Swiss Diaries - V


Interlaken - Balmer's Hostel 2 December 21:43

It's been a long night. Sort of. The scenic train was beautiful. You ride, and then all at once a flash of blue-grey and you're there - in front of a lake, and a falcon soars by, and the mountains are higher than you can follow. Brids, and snow; life - in the Swiss Alps.

Did some souvenir shopping in Interlaken. First things first, though, I went and booked my room. Free of my pack I left it at the hostel and journeyed into the town. Bought spoons, shot glasses, etc. Saw the mountains, took pictures, went wherever my fancy led me.

For supper, I got butter and tomatoes and Swiss Drink - something like that - that tasted like hard lemonade but was non-alcoholic. I grilled 2 sandwiches and ate supper, then went to watch some pool. Met three people: Allie, a 23-year-old from Canada, on a 6-month trip, who talks and swears, works at a bar, and gets drunk frequently - though not always in that order.

As well, a man, I've forgotten already the name [Steve] and Jango his son, who are staying here. Everyone swears a lot. It's annoying, and sickening to be honest, but perhaps it's good to be exposed to it. Part of fleeing it - seeing what it does when it's unleashed and let go. I called the Andreotti's (sp?) and set up Monday to go to their house. That will be good.

After waiting and talking, everyone went to the bar downstairs and I had half a litre of cidre, and am dizzy. Allie is just getting started. She'll be stoned when she finishes emailing her resume. Jango is well on his way. Me? I had enough to give me a pleasant evening, and a good night's rest before an early start tomorrow. Lauterbrunnen, Wengen, Thun—maybe Lucerne.

That's about it. I know I promised more description but the Alps are themselves. My words will do as well as all the others; largely nothing. My bed will come soon. I feel a little nervous. In a way, Thursday still cannot come soon enough. I do miss home, and family, friends. It's not the same - non-Christians who don't share a common bond. It makes me sad.

Snow here - a little. But forecast is sunny for a few days. Works for me. Goodnight, then.

J. William English

Thursday, 16 December 2010

Swiss Diaries - IV


Bonjour! Pardon moi, monsieur - Au revoir


I am on the Golden Pass Train for Interlaken/Lucerne. It looks quite delightful. I have to say, the past few hours are a mixture of haze and blur. I'll go over what's happened.

The plan was to go to Winterthur. As fortune would have it, it stopped in Berne. At 1:13. I woke up, unsure what to do. The next train was bound for Zürich Airport (Flughafen). At 4:21. I decided to wait it out. I sheltered in the train station, but it was still cold. There were people up and walking around, but just a handful. I waited on a bench at first, until I was cold - and stiff. Then I got up and wandered about the train station to get warm. Police came and went, once in a while.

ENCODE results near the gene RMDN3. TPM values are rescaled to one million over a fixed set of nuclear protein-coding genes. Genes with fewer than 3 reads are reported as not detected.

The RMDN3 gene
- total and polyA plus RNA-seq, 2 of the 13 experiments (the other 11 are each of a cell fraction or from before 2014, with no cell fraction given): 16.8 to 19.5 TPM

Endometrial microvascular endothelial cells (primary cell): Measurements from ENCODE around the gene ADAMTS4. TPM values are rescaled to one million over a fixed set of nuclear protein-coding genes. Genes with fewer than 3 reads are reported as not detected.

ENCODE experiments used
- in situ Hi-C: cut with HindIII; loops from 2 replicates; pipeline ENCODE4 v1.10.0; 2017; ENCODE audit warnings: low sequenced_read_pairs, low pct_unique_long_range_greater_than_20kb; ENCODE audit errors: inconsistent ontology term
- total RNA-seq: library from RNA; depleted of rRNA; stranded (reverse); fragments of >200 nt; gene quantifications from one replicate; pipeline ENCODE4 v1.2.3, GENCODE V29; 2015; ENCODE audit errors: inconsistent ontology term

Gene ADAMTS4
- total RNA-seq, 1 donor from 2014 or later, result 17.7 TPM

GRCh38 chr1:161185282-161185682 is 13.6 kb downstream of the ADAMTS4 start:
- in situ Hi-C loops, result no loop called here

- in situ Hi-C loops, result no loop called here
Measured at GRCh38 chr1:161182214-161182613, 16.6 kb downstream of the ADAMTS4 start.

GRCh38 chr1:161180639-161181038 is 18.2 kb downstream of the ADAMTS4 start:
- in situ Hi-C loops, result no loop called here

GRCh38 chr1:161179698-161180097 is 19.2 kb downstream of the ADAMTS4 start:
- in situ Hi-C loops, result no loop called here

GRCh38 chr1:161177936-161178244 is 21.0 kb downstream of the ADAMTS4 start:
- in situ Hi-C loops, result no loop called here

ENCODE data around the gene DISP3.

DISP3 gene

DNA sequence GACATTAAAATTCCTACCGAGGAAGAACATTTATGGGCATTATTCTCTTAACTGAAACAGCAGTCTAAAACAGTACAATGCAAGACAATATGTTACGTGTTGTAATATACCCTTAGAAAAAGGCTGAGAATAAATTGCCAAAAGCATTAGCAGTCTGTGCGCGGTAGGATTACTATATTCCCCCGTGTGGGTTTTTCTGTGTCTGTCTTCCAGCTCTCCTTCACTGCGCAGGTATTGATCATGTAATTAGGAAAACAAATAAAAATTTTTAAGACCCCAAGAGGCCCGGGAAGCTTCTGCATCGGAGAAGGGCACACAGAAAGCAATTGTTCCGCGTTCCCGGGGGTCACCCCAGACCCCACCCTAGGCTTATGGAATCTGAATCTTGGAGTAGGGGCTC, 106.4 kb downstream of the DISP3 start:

After 2:05, I went back to my place. It was cold. I got in my sleeping bag and put my blanket on. All my available wrappings encased me and I crouched on the bench, blind, wanting sleep. Moments later, I glimpsed through my eyelids a fellow approaching. He crouched by my "bed" and screamed as loud as he could. I did not jump as he had expected, and he began to swear. I sat up and told him to go away. He told me, "I speak the English too - I lived in your Los Angeles!" "Very nice, I'm almost quite sure," was my dry reply, and cursing happily, he went his way, following his cronies.

After that, I did not sleep, but waited. Presently a cold fellow wandered over and I asked him a question - in English. As it happens, he was Vince from Seattle, on a business trip in Bern. He has two high-schoolers and a college grad for family. We struck up a lively conversation all the way to Zürich.

Then I made my way to another train, which took me to HB, and I bought a delicious delicacy while waiting for Lausanne train. At Lausanne, I grabbed some chap stick for my desperate lips and more water. Then it was Montreux and 10:00. At Montreux, I had an hour and a half until the Golden Pass, so I made use of the facilities and headed to town.

Montreux is beautiful. My French gets better as I greet shopkeepers and walkers with a cheerful "Bonjour" wherever I go. After a stroll down the lakeside, I walked to the Christmas Market, just opening, where I got a few souvenirs. More walking and I came time to board, where I am now and will be for some time. It is beautiful; more description later though quickly I will say: It is bright and fairly cloudless with some good sky. Perfect for a scenic train.


J. William English

Wednesday, 15 December 2010

Swiss Diaries - III cont'd


What A Night! What a night it has been and will be.


I went to Sion in search of "Les Simples." What irony, then, that it becomes of all things, most complex! The first clue I had should have warned me. Never again will I ignore the signs.